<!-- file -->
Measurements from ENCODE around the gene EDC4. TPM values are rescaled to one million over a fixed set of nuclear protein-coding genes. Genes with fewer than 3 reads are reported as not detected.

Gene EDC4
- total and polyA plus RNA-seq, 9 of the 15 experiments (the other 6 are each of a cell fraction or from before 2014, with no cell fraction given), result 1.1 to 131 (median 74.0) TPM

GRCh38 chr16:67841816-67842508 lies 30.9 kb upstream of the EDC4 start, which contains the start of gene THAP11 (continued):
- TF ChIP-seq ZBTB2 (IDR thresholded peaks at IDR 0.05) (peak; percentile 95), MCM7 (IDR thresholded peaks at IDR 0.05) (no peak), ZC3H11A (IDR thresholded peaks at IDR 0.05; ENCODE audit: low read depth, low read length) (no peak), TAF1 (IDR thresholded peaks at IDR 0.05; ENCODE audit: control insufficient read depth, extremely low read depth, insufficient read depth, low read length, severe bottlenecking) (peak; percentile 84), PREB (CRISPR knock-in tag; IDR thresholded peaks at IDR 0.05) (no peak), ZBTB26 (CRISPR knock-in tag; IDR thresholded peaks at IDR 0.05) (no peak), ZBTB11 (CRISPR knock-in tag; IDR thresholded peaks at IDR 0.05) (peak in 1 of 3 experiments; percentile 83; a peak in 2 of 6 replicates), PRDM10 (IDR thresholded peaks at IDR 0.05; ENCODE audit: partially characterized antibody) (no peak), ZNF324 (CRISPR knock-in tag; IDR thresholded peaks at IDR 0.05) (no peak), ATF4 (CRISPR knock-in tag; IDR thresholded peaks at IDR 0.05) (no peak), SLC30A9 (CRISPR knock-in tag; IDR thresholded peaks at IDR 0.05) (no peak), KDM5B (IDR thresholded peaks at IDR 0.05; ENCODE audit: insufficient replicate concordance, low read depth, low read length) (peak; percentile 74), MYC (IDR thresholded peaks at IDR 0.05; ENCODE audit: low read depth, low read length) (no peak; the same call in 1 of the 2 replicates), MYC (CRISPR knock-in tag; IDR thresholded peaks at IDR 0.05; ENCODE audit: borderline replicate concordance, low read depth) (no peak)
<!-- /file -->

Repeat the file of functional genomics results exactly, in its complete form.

Measurements from ENCODE around the gene EDC4. TPM values are rescaled to one million over a fixed set of nuclear protein-coding genes. Genes with fewer than 3 reads are reported as not detected.

Gene EDC4
- total and polyA plus RNA-seq, 9 of the 15 experiments (the other 6 are each of a cell fraction or from before 2014, with no cell fraction given), result 1.1 to 131 (median 74.0) TPM

GRCh38 chr16:67841816-67842508 lies 30.9 kb upstream of the EDC4 start, which contains the start of gene THAP11 (continued):
- TF ChIP-seq ZBTB2 (IDR thresholded peaks at IDR 0.05) (peak; percentile 95), MCM7 (IDR thresholded peaks at IDR 0.05) (no peak), ZC3H11A (IDR thresholded peaks at IDR 0.05; ENCODE audit: low read depth, low read length) (no peak), TAF1 (IDR thresholded peaks at IDR 0.05; ENCODE audit: control insufficient read depth, extremely low read depth, insufficient read depth, low read length, severe bottlenecking) (peak; percentile 84), PREB (CRISPR knock-in tag; IDR thresholded peaks at IDR 0.05) (no peak), ZBTB26 (CRISPR knock-in tag; IDR thresholded peaks at IDR 0.05) (no peak), ZBTB11 (CRISPR knock-in tag; IDR thresholded peaks at IDR 0.05) (peak in 1 of 3 experiments; percentile 83; a peak in 2 of 6 replicates), PRDM10 (IDR thresholded peaks at IDR 0.05; ENCODE audit: partially characterized antibody) (no peak), ZNF324 (CRISPR knock-in tag; IDR thresholded peaks at IDR 0.05) (no peak), ATF4 (CRISPR knock-in tag; IDR thresholded peaks at IDR 0.05) (no peak), SLC30A9 (CRISPR knock-in tag; IDR thresholded peaks at IDR 0.05) (no peak), KDM5B (IDR thresholded peaks at IDR 0.05; ENCODE audit: insufficient replicate concordance, low read depth, low read length) (peak; percentile 74), MYC (IDR thresholded peaks at IDR 0.05; ENCODE audit: low read depth, low read length) (no peak; the same call in 1 of the 2 replicates), MYC (CRISPR knock-in tag; IDR thresholded peaks at IDR 0.05; ENCODE audit: borderline replicate concordance, low read depth) (no peak)